First, and most important of all, I wanted to get this whole thing OVER WITH. I knew if I drew out the application process a couple months longer I’d just agonize over small details and drive myself crazy. Plus, I’d probably just sit around on my ass for the first few weeks and not really work on my apps until there wasn’t much time left anyway.

Secondly, the appeal of possibly knowing where my life was heading by the end of the calendar year was too much to resist. I want to know where I’ll be in 2014 NOW.

And then there’s the whole your-chances-are-better-in-the-first-round thing. Even though some of my schools explicitly say that there is no difference in competition between Rounds 1 and 2, I still don’t quite believe them. And, for me, this is a no-brainer. If you know your chances are better now, just do it now!! Yeah, there’s that whole “submit your application when its strongest” thing, but I don’t think another two months will make that much of a difference for me.

So I charted out my deadlines on a spreadsheet a few weeks ago and realized–with horror–that Cornell has an insanely early deposit deadline for Round 1 decisions. They give you literally less than one month to decide whether to commit your MBA future to them or not. And that Round 1 deposit deadline is earlier than some other schools’ Round 1 decision release dates. So if I did Round 1 at Cornell and if I got admitted, I’d have to pony up a $1,500 deposit fee to save my space while I waited for Berkeley and UCLA to release their decisions. And while I’d probably pick Cornell over UCLA at this current moment (and I might totally change my mind later), I don’t want to be in that kind of sticky situation. So Cornell got pushed to Round 2.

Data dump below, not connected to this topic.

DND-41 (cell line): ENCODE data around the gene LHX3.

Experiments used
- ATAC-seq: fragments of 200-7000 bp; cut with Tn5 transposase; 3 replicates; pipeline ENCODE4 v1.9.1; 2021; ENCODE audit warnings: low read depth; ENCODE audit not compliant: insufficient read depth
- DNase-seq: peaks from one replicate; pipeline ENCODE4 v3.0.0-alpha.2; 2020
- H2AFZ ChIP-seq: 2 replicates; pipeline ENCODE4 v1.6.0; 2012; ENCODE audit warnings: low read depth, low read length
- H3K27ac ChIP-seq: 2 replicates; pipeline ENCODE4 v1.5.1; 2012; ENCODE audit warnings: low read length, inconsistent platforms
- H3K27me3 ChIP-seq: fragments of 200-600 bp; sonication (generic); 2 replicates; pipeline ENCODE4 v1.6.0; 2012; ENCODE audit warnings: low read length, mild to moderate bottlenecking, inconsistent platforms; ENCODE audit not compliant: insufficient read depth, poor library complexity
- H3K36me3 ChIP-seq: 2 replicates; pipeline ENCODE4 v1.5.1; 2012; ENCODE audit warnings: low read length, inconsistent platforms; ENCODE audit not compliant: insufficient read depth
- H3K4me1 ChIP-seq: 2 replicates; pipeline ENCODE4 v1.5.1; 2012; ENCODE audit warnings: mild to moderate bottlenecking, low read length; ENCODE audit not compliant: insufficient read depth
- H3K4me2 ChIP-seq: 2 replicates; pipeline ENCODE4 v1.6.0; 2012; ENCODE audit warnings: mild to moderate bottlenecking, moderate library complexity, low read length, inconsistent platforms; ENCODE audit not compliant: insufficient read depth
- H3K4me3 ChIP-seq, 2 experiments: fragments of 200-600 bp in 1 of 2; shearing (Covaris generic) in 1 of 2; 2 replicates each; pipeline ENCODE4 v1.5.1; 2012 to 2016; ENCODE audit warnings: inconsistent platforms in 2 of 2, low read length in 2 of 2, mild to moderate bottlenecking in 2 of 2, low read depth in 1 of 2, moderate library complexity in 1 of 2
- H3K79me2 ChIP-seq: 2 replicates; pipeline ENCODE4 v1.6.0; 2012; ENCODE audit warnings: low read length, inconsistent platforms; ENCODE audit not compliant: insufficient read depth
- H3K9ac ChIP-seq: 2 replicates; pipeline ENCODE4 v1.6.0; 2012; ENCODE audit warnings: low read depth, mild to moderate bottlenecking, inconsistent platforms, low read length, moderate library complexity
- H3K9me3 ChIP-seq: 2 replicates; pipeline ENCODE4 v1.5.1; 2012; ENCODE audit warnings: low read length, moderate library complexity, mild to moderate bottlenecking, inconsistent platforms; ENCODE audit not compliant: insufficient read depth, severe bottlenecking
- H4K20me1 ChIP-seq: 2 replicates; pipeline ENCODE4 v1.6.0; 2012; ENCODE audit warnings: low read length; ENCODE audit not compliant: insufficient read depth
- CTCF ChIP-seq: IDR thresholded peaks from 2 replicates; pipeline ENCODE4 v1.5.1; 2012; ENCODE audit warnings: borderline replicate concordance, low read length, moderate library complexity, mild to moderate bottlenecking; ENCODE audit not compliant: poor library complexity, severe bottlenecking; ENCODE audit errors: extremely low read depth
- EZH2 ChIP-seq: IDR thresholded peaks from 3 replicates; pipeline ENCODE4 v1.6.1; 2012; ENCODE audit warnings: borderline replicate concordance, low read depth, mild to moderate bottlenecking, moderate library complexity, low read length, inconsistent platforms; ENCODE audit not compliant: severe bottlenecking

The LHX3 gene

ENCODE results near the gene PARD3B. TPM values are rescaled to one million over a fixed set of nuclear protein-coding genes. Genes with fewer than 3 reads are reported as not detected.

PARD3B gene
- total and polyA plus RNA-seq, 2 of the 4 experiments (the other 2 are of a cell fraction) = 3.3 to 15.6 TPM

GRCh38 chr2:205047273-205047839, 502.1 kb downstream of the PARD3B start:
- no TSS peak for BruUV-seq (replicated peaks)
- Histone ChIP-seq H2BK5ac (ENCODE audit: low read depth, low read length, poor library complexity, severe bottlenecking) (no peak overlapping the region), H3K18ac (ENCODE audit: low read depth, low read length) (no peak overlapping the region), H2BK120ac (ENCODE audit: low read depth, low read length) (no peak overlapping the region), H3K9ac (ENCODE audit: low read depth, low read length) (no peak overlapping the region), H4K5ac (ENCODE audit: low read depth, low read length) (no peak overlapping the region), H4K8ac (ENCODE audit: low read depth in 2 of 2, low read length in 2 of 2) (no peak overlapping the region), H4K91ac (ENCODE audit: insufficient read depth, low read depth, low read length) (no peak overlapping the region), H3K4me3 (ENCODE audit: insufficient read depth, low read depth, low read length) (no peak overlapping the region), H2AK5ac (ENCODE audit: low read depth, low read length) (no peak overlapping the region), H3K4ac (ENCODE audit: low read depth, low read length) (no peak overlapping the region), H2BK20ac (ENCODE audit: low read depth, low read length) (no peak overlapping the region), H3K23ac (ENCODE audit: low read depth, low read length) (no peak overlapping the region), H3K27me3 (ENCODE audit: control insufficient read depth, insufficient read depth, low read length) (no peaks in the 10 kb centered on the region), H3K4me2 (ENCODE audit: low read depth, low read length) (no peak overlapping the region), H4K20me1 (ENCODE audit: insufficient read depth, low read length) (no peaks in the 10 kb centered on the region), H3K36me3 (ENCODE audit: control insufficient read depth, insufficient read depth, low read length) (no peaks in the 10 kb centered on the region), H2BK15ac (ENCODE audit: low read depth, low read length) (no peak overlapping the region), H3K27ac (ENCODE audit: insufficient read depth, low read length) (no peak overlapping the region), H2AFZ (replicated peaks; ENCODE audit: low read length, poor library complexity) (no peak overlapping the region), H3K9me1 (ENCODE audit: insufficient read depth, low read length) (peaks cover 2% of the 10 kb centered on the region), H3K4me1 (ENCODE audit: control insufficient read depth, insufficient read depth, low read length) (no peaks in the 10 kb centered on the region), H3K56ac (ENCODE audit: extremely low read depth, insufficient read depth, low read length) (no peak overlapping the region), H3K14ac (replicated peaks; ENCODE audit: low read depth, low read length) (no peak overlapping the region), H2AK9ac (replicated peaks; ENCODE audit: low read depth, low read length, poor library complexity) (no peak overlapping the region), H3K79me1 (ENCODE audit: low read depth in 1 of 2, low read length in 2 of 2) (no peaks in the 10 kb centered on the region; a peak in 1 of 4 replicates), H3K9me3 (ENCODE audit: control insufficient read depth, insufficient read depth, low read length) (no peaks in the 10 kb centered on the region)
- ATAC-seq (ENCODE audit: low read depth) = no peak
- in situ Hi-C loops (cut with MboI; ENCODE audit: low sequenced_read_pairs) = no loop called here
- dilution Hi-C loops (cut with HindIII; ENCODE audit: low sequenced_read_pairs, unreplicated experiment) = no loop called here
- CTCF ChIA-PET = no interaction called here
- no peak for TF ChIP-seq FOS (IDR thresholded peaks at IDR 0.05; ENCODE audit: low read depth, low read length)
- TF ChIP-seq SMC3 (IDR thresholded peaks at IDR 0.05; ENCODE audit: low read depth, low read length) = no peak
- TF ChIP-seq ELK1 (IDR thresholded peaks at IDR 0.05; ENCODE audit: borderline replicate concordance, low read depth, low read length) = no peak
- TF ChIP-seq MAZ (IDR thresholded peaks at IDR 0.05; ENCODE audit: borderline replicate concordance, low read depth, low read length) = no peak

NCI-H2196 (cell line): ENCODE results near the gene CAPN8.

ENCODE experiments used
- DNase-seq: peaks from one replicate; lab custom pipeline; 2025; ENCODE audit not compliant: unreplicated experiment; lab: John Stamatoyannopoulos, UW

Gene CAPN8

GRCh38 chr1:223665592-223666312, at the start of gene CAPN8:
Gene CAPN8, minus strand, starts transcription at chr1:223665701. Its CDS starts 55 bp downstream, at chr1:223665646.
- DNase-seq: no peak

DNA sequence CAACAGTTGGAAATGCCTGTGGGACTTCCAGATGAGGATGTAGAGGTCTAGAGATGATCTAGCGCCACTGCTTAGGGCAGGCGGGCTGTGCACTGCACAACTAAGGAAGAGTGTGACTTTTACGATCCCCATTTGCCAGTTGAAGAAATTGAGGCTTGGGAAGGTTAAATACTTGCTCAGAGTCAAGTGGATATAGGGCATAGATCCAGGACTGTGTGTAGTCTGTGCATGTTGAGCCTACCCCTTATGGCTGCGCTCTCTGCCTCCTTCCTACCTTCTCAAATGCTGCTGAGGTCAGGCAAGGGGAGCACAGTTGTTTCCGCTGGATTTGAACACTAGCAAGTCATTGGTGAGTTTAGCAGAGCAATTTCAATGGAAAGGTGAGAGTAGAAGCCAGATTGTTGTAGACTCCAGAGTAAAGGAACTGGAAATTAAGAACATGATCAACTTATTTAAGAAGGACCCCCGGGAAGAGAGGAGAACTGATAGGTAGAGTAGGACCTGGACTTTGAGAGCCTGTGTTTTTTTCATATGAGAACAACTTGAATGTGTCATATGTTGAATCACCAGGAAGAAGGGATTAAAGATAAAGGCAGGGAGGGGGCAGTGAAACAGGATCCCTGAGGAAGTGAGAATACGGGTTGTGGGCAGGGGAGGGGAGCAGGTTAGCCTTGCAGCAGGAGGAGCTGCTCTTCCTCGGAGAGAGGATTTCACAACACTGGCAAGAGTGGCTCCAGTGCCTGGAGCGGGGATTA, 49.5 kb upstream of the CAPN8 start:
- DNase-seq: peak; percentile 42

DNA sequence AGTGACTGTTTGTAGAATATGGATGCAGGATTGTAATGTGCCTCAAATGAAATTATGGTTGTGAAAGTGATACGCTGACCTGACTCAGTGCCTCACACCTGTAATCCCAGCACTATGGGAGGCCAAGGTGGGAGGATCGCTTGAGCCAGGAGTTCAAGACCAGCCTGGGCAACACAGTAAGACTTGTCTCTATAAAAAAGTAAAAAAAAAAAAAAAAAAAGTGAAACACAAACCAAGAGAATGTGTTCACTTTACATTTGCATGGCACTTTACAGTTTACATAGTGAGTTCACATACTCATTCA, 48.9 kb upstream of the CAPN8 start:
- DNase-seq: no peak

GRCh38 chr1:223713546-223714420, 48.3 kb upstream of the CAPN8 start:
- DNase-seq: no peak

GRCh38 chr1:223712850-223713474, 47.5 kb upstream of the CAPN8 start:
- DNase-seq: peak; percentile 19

Then USC raised its ugly head (No no, your head isn’t ugly, USC. Your head is really pretty! Can I be admitted now?). It’s probably my fault, though. When I was creating my spreadsheet in mid-August, USC hadn’t updated its deadlines for the 2013-14 application cycle yet. Its website still had 2012-2013 deadlines on it. I figured that the dates would probably be the same this year, and typed down what the deadline was for round 1 in 2012: November 1. I happened to check in on the site again just a few days ago and saw that Round 1 does not end on November 1st this year, but October 15 instead. A two-week difference isn’t that big of a deal in the grand scheme of things, but it does make a huge difference in my insanely tight schedule. Northwestern and Berkeley both have October 16 deadlines, and I couldn’t fathom the idea of squeezing in another entire application at the same time. I also saw that USC’s website now says the second round is when “Priority consideration for merit-based scholarships [is] given to both international and domestic students with completed applications“, so I’m probably better off anyway.

So here are my deadlines, in all their glory:

  • Yale, round 1: Was due on Sept 25. I submitted everything already except for those damned video interview questions, which I will do this weekend and write about later.
  • Stanford, round 1: Due Oct 2. Their website explicitly says applying in round 1 is advantageous. I’ll be submitting this app this weekend, also.
  • Berkeley, round 1: Oct 16
  • Northwestern, round 1: Oct 16
  • UCLA Anderson, round 1: Oct 22
  • Cornell, round 2: December 4
  • USC, round 2: January 10, 2014